Indonesia is deemed as one with high potential to produce renewable energy source for the shipping sector
A study revealed that Indonesia’s location, economic development, and vast renewable energy sources make it well-suited to be a green maritime fuel producer.
Positive takes on Indonesia
The P4G report “Indonesia: fuelling the future of shipping – Low carbon shipping fuels for Indonesia’s shipping sector” was prepared by Ricardo PLC for the P4G Getting to Zero Coalition – a partnership between the Global Maritime Forum, the World Economic Forum, and Friends of Ocean Action. It investigates the potential adoption of zero-emissions shipping fuels in Indonesia, South Africa, and Mexico; and builds on the previous work of the Environmental Defense Fund (EDF). It also explores the context and potential for the adoption of zero and low carbon shipping fuels through the shipping sector of Indonesia.
About 47 per cent of Indonesia’s Gross Domestic Product (GDP) comes from exporting goods to large economies such as China and the United States. Being able to offer low carbon fuels to vessels and decarbonise will enable Indonesia to serve a future growing market, simultaneously creating an attractive manufacturing hub as demand for low carbon goods increases.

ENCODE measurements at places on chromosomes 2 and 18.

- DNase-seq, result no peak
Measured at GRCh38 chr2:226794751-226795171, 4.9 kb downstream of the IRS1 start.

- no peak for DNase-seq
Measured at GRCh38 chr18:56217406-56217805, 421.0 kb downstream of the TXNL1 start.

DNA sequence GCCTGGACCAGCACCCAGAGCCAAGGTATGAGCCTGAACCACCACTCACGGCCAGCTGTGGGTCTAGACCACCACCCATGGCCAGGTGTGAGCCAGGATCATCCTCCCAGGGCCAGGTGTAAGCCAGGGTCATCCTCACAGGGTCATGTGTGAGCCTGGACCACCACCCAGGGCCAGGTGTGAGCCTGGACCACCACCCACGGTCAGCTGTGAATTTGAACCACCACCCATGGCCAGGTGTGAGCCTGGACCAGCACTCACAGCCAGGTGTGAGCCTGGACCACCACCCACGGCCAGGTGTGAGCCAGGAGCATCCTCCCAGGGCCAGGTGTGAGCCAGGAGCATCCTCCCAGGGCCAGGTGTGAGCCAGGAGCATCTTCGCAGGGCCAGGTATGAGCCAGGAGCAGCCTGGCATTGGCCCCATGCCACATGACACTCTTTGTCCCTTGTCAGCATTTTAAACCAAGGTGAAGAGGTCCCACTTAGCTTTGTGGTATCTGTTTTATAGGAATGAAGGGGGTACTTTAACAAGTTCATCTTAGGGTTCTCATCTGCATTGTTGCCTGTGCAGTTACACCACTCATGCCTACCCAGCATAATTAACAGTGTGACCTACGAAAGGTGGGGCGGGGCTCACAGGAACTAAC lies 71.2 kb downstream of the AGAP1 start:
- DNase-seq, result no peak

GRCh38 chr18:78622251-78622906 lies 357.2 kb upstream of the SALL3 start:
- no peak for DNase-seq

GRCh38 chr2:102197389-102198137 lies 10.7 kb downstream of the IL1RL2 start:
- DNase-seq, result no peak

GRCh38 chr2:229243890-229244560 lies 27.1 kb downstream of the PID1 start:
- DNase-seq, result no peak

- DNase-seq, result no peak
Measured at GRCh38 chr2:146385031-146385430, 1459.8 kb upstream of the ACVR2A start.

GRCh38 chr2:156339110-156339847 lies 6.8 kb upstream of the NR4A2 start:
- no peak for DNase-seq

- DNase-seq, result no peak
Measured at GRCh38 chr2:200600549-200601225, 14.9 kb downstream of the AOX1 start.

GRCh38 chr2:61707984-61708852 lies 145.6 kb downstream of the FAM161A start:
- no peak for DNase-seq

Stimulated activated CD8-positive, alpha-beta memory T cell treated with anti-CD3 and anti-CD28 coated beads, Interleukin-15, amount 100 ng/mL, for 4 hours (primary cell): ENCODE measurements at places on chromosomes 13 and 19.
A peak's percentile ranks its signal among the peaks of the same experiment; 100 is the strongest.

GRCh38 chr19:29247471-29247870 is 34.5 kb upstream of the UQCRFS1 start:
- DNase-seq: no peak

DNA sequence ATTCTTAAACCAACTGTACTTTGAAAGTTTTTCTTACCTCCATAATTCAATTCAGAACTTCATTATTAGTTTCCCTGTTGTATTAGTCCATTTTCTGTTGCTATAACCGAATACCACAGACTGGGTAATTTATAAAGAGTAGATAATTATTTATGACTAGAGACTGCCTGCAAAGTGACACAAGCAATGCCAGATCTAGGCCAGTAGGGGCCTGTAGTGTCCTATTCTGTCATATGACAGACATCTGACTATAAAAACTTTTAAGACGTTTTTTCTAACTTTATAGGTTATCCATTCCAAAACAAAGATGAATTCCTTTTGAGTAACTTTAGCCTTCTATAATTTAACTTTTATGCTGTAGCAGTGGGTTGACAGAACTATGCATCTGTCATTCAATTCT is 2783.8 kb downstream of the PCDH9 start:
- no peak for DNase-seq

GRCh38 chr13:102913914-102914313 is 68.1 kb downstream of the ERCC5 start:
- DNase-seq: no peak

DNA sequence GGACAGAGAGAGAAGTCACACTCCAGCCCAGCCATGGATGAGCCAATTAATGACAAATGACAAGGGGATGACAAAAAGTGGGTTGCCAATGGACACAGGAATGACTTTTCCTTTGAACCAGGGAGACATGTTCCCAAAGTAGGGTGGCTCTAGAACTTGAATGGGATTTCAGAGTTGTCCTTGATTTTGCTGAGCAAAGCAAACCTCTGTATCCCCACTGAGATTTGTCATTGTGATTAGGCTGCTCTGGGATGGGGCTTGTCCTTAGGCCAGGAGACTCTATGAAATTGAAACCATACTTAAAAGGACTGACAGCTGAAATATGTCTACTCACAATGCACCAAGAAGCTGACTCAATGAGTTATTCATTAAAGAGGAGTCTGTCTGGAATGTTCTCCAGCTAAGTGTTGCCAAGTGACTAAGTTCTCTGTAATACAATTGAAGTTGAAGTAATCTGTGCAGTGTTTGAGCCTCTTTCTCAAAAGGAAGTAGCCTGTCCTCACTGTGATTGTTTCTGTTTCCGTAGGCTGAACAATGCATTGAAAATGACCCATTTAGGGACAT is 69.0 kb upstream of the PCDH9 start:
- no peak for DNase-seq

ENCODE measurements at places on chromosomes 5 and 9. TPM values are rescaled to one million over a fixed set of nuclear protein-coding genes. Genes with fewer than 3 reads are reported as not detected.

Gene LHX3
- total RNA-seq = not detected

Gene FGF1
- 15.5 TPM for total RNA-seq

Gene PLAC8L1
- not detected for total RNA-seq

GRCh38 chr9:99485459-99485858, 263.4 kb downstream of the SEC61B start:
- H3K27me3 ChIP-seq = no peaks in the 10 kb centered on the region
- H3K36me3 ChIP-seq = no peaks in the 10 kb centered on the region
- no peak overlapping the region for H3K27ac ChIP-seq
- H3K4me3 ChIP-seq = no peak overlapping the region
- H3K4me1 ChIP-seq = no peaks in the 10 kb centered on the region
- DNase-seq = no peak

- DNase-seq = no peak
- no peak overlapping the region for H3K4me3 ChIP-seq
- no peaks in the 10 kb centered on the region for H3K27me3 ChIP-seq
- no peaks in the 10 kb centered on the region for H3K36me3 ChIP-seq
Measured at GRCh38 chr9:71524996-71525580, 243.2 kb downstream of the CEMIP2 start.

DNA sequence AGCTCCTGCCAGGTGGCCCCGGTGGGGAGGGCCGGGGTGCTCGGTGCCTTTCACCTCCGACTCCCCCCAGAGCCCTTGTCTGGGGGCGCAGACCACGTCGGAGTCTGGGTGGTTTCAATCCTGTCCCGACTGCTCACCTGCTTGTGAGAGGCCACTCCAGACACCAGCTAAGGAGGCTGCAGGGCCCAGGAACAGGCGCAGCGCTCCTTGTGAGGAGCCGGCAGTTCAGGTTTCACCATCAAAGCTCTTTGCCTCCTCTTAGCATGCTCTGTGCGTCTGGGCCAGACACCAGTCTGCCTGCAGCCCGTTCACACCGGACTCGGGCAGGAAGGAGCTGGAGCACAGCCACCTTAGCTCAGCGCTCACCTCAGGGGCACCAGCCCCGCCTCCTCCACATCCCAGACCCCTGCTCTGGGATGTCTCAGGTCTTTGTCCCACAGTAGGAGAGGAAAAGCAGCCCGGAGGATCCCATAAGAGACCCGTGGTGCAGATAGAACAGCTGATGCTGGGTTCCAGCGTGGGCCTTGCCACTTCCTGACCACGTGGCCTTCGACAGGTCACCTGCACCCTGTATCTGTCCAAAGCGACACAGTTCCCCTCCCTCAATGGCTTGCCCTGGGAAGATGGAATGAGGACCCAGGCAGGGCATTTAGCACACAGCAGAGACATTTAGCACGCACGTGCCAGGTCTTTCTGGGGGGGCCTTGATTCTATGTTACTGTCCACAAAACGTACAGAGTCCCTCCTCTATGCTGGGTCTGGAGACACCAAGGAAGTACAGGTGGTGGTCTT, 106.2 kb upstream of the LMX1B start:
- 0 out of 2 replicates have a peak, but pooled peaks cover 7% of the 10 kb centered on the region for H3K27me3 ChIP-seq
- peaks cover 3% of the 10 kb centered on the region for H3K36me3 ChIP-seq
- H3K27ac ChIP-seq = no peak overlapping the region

Indonesia serves a large number of international vessels and occupies a key position along busy and important shipping routes. Among these are the Straits of Malacca and the Sunda Strait, which provides more international opportunities due to proximity to existing ports in Jakarta. Its strategic maritime position could enable the country to become a key player in reaching zero-emission shipping by 2050.
Dr Santiago Suárez de la Fuente, Energy and Transport Lecturer at University College London (UCL) Energy Institute, said, “The study identified hydrogen and ammonia as the most suitable options for large commercial vessels such as containers and bulk carriers; small passenger and cargo vessels can be supplied through direct and onboard electrification. Along with Indonesia’s insular composition, its shipping traffic capture area, and its regional partners, this positions Indonesia as a key enabler to decarbonise the global fleet. Furthermore, this allows Indonesia to advance its ambition in reducing its national carbon footprint.”
Basilio Dias Araujo, Indonesian Deputy Minister for Maritime Sovereignty and Energy Coordination, pointed out that regardless of the emission volume by ships crossing Indonesian waters, the country is determined to gradually lower its national carbon emission levels. He stressed, “The government has promoted the transition from oil to gas fuel for small boats. However, it is important to collaborate and have collective actions by domestic maritime and energy industries, as well as international bodies such as the International Maritime Organisation (IMO), United Nations Conference on Trade and Development (UNCTAD), and the World Bank to assist in our efforts to introduce low-carbon technology.”
The adoption of zero-carbon shipping fuels has significant benefits and synergies for Indonesia far beyond the shipping sector. In particular, there is the potential to create a wide range of jobs within the supply chains of zero-carbon fuels, which can support Indonesia’s economy.
Marine Online Media Team
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